Luxembourg tax Circular related to virtual currencies
After the VAT circular on virtual currencies issued last June 2018 (circular 787), a new circular (L.I.R. n° 14/5 – 99/3 – 99bis/3) (“the Circular”) was released by the direct tax authorities (Administration des Contributions Directes) in order to clarify the tax treatment of income deriving from the use of virtual currencies, especially upon the exchange/disposal transactions and mining (process consisting in the issuance of virtual currencies).
Virtual currencies are intangible assets for accounting and tax purposes
As an introduction, the tax authorities stated that virtual currencies are not recognized as a “currency” such as EUR or any other FIAT given that they are not a legal tender and no exchange value is backed by any central bank.
In this context, Luxembourg taxpayer cannot use virtual currencies as a functional currency for his tax accounts or declare his taxable income in virtual currencies. It would need to be converted into an authorized currency as further explained below. For direct tax purposes (i.e. corporate income tax, municipal business tax and net wealth tax) virtual currencies such as Bitcoin are intangible assets.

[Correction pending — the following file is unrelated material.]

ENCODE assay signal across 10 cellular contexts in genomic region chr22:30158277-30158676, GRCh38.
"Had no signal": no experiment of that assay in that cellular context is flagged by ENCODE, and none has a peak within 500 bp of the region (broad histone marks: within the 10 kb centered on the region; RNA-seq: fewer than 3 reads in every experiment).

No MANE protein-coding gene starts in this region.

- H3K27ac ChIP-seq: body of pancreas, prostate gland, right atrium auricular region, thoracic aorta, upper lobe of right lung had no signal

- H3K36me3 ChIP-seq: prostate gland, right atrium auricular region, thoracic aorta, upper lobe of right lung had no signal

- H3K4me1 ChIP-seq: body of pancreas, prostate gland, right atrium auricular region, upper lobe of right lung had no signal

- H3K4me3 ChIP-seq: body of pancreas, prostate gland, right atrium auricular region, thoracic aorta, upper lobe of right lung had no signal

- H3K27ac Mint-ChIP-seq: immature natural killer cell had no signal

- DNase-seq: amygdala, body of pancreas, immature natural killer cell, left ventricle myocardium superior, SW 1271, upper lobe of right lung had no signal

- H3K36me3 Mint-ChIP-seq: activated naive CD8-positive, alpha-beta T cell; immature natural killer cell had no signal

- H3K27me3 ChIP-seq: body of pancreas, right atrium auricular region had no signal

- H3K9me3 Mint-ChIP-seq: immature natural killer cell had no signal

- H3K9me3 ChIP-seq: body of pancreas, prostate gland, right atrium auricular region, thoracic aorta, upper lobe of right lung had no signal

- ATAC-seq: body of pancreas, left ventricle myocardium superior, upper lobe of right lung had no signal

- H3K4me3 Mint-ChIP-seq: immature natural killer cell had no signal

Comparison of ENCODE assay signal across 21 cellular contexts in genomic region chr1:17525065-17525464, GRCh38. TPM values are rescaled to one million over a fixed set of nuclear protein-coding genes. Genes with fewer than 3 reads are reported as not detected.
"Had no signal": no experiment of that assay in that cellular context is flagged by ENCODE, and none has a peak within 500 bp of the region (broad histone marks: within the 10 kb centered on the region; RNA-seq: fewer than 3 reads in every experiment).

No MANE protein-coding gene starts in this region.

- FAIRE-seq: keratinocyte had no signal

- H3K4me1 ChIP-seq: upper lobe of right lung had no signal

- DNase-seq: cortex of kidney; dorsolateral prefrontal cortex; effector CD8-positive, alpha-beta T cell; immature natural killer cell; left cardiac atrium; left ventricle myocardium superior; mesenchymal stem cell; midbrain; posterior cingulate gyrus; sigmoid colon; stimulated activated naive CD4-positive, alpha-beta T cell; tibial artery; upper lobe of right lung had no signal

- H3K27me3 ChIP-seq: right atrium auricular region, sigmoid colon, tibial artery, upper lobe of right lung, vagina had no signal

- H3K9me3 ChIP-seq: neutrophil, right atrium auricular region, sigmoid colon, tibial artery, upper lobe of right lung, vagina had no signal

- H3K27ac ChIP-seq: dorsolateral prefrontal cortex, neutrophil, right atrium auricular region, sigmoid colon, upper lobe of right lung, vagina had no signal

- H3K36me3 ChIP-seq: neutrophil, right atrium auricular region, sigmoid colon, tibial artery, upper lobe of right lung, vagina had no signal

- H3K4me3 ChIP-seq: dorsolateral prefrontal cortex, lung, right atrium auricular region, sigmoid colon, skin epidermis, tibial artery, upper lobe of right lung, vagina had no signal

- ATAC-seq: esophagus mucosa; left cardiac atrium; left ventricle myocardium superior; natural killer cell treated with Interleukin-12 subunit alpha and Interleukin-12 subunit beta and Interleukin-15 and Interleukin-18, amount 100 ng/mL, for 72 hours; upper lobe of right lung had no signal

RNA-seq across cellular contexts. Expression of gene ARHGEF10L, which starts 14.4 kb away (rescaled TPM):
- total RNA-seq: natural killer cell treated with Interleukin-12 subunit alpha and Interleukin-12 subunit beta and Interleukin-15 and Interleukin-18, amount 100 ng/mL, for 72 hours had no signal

As a consequence, all revenues, expenses and costs expressed in virtual currency need be determined either in Eur or any other currency the exchange rate of which is fixed and published by the European Central Bank based on a daily rate from a trading/exchange platform approved and recognized by the CSSF.
The existing accounting principles are applicable. This means that the exchange rate to apply is the one at the day the transactions occur (the proceeds were made available and expenses incurred).
The tax authorities further highlighted that the use of virtual currency as a mean of payment shall not affect the nature of income for direct tax purposes. For instance, when rent is paid in virtual currency, it should not affect the nature of the rental income and the tax treatment of such type of income shall be applied.
Tax treatment of disposal/exchange transactions and mining activity of virtual currencies
The Circular then focused on the tax treatment of disposal/exchange transactions and mining activity of virtual currencies. It reminded that any income shall be taxable irrelevant whether they are generated in real or virtual world but rather whether they fall under one of the income categories listed in Luxembourg income tax law.